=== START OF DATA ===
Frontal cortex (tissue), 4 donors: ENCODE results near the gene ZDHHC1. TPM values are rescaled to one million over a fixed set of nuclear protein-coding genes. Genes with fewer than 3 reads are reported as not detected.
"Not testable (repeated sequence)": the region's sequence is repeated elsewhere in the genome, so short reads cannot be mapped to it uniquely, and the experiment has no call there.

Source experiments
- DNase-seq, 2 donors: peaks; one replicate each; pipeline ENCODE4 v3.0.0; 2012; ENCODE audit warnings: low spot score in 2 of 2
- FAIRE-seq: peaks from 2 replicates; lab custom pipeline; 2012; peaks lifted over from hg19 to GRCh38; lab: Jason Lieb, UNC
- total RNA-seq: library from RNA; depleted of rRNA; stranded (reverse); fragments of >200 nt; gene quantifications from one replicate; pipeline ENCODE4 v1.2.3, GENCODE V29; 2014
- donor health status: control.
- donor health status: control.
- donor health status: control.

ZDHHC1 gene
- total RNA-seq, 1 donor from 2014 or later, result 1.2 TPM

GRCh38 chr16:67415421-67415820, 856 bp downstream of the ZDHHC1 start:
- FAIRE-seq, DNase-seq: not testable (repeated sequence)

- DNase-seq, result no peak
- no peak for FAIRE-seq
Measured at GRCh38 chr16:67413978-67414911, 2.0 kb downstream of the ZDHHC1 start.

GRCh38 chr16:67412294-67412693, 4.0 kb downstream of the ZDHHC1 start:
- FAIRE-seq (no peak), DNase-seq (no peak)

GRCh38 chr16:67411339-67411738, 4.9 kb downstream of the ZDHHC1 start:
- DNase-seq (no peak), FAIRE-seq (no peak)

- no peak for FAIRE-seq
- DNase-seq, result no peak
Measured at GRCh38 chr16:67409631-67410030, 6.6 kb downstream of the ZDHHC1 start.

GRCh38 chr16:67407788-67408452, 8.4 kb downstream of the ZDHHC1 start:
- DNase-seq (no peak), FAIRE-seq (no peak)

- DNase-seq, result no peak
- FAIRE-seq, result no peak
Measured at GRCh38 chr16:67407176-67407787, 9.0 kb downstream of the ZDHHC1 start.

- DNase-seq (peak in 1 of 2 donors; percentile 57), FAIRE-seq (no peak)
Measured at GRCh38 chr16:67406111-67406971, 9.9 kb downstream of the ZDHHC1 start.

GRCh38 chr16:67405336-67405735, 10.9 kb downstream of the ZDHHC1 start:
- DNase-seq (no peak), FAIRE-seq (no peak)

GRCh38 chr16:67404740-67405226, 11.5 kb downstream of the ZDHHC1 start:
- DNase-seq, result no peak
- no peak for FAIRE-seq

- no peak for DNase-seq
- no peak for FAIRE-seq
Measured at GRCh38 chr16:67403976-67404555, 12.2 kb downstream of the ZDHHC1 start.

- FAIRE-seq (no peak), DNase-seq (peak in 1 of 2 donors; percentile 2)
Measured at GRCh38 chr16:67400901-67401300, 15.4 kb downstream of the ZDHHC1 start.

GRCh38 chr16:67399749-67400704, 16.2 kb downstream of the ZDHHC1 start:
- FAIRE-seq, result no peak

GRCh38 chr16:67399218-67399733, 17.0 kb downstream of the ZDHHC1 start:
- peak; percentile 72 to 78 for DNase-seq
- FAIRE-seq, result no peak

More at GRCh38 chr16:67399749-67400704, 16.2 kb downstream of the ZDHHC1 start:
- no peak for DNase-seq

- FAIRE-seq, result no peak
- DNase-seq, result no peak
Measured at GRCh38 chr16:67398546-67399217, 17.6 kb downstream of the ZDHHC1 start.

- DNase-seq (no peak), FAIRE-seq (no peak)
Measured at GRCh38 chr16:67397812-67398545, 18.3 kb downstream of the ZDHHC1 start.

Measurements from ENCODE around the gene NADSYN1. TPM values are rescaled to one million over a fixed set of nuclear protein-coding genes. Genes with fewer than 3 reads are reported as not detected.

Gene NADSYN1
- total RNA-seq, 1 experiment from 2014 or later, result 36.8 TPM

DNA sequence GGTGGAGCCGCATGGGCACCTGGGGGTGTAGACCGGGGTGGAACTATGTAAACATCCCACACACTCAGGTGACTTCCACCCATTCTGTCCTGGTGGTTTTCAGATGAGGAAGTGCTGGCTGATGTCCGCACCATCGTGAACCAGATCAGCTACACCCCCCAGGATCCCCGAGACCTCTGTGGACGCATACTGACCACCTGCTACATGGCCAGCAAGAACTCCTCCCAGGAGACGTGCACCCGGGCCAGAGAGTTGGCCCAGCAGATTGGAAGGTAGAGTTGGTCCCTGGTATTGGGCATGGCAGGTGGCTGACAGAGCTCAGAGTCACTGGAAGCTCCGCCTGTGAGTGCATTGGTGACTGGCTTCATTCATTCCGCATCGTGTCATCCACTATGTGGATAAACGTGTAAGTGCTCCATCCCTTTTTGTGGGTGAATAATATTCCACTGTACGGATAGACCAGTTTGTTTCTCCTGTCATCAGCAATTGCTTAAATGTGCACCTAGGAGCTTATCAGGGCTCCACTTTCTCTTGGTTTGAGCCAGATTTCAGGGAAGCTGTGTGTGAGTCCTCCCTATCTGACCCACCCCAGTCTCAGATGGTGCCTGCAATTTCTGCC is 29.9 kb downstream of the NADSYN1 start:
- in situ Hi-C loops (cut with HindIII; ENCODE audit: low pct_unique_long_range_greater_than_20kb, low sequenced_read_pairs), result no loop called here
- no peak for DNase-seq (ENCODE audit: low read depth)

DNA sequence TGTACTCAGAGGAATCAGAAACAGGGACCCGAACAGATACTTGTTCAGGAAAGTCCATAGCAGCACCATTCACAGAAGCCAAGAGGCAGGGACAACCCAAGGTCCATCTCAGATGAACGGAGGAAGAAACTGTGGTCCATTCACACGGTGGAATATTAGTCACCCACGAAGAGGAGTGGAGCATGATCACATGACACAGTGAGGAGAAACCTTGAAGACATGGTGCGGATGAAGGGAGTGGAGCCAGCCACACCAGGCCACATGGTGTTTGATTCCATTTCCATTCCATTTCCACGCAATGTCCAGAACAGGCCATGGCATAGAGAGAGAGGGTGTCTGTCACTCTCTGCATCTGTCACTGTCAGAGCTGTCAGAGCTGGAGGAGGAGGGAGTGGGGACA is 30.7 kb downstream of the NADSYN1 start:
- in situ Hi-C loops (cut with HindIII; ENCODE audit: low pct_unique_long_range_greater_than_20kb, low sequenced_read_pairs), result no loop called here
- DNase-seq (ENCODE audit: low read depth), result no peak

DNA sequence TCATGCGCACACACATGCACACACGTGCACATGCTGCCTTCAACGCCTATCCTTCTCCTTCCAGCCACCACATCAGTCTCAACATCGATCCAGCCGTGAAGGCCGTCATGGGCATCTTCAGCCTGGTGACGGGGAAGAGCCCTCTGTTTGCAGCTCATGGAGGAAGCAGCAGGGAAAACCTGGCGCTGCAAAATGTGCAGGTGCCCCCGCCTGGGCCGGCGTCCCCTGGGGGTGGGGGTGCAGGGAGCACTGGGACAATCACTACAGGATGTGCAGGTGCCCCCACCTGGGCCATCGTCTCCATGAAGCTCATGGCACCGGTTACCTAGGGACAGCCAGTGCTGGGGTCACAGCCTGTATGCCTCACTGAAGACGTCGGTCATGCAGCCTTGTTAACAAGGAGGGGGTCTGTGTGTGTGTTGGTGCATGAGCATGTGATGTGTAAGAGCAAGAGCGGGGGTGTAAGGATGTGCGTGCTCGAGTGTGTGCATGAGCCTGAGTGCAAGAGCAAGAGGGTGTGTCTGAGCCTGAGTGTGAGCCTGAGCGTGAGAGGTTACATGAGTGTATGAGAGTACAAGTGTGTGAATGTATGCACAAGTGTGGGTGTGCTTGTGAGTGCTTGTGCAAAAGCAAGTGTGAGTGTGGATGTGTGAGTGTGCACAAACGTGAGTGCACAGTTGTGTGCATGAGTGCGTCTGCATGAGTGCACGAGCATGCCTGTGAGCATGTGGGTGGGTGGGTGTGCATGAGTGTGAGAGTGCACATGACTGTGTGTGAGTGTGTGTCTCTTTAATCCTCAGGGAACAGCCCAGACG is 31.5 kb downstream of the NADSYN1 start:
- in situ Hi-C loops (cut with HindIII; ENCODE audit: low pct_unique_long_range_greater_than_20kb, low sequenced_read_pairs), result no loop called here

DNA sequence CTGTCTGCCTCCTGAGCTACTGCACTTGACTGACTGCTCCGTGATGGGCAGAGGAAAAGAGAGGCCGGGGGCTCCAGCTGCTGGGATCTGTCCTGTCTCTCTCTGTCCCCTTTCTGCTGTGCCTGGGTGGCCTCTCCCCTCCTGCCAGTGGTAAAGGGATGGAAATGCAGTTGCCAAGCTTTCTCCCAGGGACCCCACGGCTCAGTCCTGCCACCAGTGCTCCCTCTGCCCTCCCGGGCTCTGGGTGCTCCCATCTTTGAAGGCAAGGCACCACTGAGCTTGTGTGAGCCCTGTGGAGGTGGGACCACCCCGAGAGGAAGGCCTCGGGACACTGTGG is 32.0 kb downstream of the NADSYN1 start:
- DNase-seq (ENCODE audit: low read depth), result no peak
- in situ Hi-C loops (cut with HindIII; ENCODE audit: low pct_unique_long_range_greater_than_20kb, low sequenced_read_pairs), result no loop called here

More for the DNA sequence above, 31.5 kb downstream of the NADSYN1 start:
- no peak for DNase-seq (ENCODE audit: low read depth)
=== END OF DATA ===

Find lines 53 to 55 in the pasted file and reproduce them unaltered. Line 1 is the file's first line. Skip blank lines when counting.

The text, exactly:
Measurements from ENCODE around the gene NADSYN1. TPM values are rescaled to one million over a fixed set of nuclear protein-coding genes. Genes with fewer than 3 reads are reported as not detected.

Gene NADSYN1
- total RNA-seq, 1 experiment from 2014 or later, result 36.8 TPM